Interested students, who wish to learn to speak English are encouraged to register at USM or online, so that they can take the level test, which is to ensure they’re properly placed in the correct ESL level.

ESL Basic and Level 1 courses are 72-hour programs. Each class is held 3x a week for 2 hours over a period of 12 weeks. The program encourages students, through an immersion process, to learn the language through different methods, such as using a translator app on their cell phones, to be understood.  

Previous students expressed their happiness at being able to better understand and speak the English Language, while others noted the importance of continuing to achieve fluency and proficiency.

The ESL program has 5 levels (Basic, 1, 2, 3, 4). 

Students receive instruction in: 

-       Reading

-       Writing

-       Listening Comprehension

-       Oral activities

-       Grammar and vocabulary

Upon successful completion of a level, students have the option to continue to higher levels. 

ESL Basic and Level 1  classes are set to start as of Monday, September 13, 2021, at 5:30pm. However, level testing will start as of September 6 and continue to take place until Thursday, September 9, at 4:00pm.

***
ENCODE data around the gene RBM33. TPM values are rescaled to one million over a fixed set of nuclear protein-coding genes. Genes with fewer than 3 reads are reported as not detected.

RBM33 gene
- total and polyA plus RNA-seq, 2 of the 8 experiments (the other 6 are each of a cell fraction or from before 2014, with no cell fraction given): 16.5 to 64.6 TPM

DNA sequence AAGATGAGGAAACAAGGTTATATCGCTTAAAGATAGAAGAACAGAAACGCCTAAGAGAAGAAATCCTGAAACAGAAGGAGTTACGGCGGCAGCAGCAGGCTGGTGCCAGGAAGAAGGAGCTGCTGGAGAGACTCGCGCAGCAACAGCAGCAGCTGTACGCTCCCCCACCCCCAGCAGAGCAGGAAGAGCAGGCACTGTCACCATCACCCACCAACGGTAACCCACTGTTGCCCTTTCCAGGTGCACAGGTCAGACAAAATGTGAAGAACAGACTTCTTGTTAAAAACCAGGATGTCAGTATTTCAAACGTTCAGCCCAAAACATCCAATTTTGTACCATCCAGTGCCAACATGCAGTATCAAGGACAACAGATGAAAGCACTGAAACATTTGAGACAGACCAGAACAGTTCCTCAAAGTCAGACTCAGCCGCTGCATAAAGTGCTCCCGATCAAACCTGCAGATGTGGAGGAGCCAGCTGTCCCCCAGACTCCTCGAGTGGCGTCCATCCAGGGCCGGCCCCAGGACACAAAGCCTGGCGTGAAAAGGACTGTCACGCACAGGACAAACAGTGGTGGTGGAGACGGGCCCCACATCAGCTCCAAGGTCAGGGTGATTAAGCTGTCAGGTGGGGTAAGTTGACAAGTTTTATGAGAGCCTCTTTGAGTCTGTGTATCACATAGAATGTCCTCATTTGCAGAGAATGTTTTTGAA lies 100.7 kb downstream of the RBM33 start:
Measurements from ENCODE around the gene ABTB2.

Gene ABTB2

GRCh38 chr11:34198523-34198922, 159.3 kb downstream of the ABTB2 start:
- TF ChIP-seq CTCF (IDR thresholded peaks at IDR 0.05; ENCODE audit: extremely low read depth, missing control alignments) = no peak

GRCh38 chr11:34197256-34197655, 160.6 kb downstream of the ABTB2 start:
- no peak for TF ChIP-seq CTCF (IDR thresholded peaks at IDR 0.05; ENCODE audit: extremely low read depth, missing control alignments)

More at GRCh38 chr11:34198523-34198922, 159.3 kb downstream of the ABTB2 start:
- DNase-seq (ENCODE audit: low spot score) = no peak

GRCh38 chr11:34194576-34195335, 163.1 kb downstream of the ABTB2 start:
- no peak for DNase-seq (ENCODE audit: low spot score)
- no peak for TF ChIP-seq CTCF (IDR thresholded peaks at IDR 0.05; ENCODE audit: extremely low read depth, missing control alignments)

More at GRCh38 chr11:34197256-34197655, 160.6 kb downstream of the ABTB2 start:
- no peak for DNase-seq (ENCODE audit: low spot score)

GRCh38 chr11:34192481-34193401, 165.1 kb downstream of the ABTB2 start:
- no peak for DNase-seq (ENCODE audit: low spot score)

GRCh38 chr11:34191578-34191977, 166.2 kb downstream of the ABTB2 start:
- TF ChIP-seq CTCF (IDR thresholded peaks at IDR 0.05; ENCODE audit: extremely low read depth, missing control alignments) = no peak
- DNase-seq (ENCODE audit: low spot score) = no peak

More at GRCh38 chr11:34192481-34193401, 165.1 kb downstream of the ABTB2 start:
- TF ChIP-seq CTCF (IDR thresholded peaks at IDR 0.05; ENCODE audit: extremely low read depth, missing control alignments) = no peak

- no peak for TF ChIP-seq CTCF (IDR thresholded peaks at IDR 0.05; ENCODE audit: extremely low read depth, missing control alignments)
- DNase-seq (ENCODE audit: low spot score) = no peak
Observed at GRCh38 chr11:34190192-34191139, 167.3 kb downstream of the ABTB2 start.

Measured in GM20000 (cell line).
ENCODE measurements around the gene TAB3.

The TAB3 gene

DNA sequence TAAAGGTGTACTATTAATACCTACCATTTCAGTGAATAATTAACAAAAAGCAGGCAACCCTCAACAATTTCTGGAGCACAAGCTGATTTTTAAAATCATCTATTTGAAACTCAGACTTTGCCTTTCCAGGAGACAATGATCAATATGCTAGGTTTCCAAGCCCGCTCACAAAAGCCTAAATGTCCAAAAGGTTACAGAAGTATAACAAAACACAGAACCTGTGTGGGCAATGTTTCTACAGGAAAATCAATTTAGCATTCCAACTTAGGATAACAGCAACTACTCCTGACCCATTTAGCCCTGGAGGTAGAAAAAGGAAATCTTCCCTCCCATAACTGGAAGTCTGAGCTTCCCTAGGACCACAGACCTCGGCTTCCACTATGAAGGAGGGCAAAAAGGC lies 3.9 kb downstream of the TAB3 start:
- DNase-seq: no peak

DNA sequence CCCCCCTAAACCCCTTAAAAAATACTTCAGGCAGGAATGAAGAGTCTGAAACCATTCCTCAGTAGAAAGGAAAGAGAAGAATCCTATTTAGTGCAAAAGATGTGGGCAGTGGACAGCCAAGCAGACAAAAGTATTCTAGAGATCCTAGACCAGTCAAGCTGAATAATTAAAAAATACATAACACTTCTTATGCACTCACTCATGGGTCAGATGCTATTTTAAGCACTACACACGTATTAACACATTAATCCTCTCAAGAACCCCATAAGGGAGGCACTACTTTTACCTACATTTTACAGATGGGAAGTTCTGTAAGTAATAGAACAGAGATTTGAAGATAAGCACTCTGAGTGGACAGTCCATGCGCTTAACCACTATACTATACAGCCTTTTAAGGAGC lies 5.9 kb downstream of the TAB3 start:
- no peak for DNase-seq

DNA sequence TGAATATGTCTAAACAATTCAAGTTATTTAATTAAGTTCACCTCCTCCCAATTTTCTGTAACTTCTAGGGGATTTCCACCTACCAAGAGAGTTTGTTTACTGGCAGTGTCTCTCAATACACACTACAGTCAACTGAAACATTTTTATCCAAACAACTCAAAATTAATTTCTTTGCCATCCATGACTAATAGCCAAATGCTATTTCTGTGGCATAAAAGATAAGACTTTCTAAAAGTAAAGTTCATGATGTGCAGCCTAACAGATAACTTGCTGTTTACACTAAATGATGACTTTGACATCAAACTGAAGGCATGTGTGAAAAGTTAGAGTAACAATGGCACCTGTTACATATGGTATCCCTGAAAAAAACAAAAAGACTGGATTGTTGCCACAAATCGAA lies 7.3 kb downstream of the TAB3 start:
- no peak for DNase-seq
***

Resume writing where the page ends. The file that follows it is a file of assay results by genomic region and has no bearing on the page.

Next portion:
Interested persons can email: This email address is being protected from spambots. You need JavaScript enabled to view it. or This email address is being protected from spambots. You need JavaScript enabled to view it. or call USM directly at 542-5171 for more information.

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COME Restarts Senior Citizens In Action Program on Friday

SINT MAARTEN (PHILIPSBURG) - The Community Outreach Mentorship & Empowerment Center (COME Center) will be restarting its Senior Citizens In Action (Senior CIA) program this Friday, September 3, 2021.

After a 15-months break, due to the COVID-19 pandemic, COME Center is ready to welcome its clients back to their regular meeting place.

This program was established in April 2012, and we currently have a membership of between 35 to 45 clients. The seniors expressed their excitement about the fact that the Center will once again open its doors, every Wednesday and Friday, from 8:30 AM to 3:30 PM, allowing them to socialize with their peers in a warm and wholesome environment.

A regular day includes having breakfast and sharing new experiences, devotion, exercise, partaking in a healthy warm meal, playing games, and enjoying a snack just before they leave for their homes.

The Board and management of COME Center look forward to serving the elderly citizens of our country.

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Thijs Verheul appointed Commander General of the Caribbean Netherlands Fire Department

SABA/SINT EUSTATIUS - As of the first of September 2021, Thijs Verheul has been appointed as the new General Commander of the Dutch Caribbean Fire Department (BKCN).

Verheul's predecessor, Interim General Commander Wouter Zitter, has said farewell to the corps.